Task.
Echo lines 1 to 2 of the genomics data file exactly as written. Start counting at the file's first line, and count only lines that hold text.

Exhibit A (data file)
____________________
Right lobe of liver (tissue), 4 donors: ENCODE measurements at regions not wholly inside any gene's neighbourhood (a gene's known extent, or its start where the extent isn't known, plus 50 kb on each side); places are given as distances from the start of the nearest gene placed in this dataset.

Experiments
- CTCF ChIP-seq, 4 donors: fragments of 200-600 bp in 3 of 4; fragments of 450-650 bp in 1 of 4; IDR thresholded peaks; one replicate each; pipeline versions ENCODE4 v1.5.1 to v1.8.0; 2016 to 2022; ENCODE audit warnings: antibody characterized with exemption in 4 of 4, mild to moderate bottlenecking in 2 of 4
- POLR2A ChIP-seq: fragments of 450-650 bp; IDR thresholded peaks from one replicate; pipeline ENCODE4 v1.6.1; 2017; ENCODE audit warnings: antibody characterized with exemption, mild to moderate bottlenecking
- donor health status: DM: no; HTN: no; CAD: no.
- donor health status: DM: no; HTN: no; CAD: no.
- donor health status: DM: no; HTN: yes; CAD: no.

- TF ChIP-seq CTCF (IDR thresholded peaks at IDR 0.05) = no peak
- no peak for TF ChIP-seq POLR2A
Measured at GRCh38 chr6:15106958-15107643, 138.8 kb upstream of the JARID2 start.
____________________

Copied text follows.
Right lobe of liver (tissue), 4 donors: ENCODE measurements at regions not wholly inside any gene's neighbourhood (a gene's known extent, or its start where the extent isn't known, plus 50 kb on each side); places are given as distances from the start of the nearest gene placed in this dataset.

Experiments